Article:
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When Do You Go Short?

John Blank

As editor of International Trader, I oversee a herd of volatile and high-flying stocks. We see individual share holdings rip up or down +/- five percent each day.  Oftentimes, intraday moves are even more volatile.

The reasons?  As far as I can figure, over the last 20 years, weaker shorting regulations (getting rid of the uptick rule); trillions of dollars in Long-Short Hedge Funds; and super-fast machine-traded instructions added volatility to share markets.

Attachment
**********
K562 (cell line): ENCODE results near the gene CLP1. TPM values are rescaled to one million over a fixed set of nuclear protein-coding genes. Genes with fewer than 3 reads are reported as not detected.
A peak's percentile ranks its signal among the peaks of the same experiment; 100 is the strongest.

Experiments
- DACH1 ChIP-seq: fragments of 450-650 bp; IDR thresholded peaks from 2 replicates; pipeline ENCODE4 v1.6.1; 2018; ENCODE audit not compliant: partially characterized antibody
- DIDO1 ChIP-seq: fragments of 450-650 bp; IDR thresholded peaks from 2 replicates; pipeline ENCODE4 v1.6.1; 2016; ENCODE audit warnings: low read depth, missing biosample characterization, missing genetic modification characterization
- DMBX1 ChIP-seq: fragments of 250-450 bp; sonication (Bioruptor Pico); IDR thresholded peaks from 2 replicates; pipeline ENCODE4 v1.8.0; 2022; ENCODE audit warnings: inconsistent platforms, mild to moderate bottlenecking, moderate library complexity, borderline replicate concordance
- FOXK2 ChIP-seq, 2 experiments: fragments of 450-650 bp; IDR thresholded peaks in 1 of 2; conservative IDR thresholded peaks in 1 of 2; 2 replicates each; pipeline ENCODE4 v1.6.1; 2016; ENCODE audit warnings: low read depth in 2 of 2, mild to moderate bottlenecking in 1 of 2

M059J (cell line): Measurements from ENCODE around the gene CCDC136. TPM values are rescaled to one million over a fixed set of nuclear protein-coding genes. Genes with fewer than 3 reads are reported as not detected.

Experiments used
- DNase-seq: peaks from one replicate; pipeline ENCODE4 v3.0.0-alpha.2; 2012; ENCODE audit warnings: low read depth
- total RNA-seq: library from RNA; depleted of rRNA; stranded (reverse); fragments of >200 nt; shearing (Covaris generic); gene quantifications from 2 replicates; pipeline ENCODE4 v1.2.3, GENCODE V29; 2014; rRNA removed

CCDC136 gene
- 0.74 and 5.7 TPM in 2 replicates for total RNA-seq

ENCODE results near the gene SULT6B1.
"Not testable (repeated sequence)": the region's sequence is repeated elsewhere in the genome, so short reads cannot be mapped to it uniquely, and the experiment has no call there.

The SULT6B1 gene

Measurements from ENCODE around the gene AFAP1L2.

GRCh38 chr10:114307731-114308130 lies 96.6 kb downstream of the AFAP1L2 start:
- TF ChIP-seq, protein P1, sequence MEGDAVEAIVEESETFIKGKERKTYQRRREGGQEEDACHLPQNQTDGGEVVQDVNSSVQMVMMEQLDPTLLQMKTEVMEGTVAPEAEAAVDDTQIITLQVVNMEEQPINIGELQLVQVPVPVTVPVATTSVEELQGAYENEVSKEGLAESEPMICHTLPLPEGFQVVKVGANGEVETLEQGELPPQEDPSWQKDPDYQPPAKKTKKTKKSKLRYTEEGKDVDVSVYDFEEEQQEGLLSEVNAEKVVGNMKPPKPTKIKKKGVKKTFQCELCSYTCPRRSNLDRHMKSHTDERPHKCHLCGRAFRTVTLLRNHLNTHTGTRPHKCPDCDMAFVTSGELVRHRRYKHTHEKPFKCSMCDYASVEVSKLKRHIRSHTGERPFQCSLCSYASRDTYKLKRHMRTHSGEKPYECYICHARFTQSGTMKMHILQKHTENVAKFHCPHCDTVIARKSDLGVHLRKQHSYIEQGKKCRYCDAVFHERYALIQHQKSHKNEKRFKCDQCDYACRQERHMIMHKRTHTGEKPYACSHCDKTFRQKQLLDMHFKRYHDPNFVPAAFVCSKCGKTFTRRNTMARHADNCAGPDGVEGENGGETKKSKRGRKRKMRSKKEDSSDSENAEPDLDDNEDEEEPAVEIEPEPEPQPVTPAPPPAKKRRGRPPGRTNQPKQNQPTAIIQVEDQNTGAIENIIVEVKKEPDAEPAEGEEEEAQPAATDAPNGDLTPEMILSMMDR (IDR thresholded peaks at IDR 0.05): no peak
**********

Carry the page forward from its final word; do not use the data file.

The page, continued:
Take on just for one example.  The current portfolio has a consistent Zacks Ranked #1 or #2 stock that plunged -25% in a couple days during the Muddy Waters shorting exercise on Chinese internet stocks in late October. 

Then it recovered. 

In late January, the very same shares got hit again.  This time, shorts used the shock value of the Argentine peso collapse to get a quick return.

Now, the S&P 500 is pushing up towards an all-time high valuation of 1850.

My RTI question?   When and Where Do You Short This Market?

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